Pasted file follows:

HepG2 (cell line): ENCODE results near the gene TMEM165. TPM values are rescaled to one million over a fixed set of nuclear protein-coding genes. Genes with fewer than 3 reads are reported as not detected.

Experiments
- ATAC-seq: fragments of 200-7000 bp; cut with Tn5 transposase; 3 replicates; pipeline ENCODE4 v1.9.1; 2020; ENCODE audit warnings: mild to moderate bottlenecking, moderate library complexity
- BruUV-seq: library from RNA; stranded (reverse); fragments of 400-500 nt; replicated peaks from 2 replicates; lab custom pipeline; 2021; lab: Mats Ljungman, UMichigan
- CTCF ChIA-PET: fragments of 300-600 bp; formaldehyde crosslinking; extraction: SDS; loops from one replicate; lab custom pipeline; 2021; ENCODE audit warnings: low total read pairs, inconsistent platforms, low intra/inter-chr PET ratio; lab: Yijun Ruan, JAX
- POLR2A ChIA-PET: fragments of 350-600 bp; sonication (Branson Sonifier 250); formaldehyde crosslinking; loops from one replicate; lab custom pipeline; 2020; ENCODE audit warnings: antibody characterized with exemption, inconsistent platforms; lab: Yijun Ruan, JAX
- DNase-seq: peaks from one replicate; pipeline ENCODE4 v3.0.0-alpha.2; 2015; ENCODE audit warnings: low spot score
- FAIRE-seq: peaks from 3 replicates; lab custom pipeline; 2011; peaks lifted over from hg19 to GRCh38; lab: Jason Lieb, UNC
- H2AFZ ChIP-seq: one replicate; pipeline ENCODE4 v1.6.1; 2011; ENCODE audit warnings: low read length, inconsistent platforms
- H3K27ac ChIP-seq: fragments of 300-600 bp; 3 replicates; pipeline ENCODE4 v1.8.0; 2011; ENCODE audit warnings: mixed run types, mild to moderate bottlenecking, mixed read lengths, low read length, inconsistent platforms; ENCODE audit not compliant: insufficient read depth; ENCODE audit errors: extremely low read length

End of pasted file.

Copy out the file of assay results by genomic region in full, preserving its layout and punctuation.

HepG2 (cell line): ENCODE results near the gene TMEM165. TPM values are rescaled to one million over a fixed set of nuclear protein-coding genes. Genes with fewer than 3 reads are reported as not detected.

Experiments
- ATAC-seq: fragments of 200-7000 bp; cut with Tn5 transposase; 3 replicates; pipeline ENCODE4 v1.9.1; 2020; ENCODE audit warnings: mild to moderate bottlenecking, moderate library complexity
- BruUV-seq: library from RNA; stranded (reverse); fragments of 400-500 nt; replicated peaks from 2 replicates; lab custom pipeline; 2021; lab: Mats Ljungman, UMichigan
- CTCF ChIA-PET: fragments of 300-600 bp; formaldehyde crosslinking; extraction: SDS; loops from one replicate; lab custom pipeline; 2021; ENCODE audit warnings: low total read pairs, inconsistent platforms, low intra/inter-chr PET ratio; lab: Yijun Ruan, JAX
- POLR2A ChIA-PET: fragments of 350-600 bp; sonication (Branson Sonifier 250); formaldehyde crosslinking; loops from one replicate; lab custom pipeline; 2020; ENCODE audit warnings: antibody characterized with exemption, inconsistent platforms; lab: Yijun Ruan, JAX
- DNase-seq: peaks from one replicate; pipeline ENCODE4 v3.0.0-alpha.2; 2015; ENCODE audit warnings: low spot score
- FAIRE-seq: peaks from 3 replicates; lab custom pipeline; 2011; peaks lifted over from hg19 to GRCh38; lab: Jason Lieb, UNC
- H2AFZ ChIP-seq: one replicate; pipeline ENCODE4 v1.6.1; 2011; ENCODE audit warnings: low read length, inconsistent platforms
- H3K27ac ChIP-seq: fragments of 300-600 bp; 3 replicates; pipeline ENCODE4 v1.8.0; 2011; ENCODE audit warnings: mixed run types, mild to moderate bottlenecking, mixed read lengths, low read length, inconsistent platforms; ENCODE audit not compliant: insufficient read depth; ENCODE audit errors: extremely low read length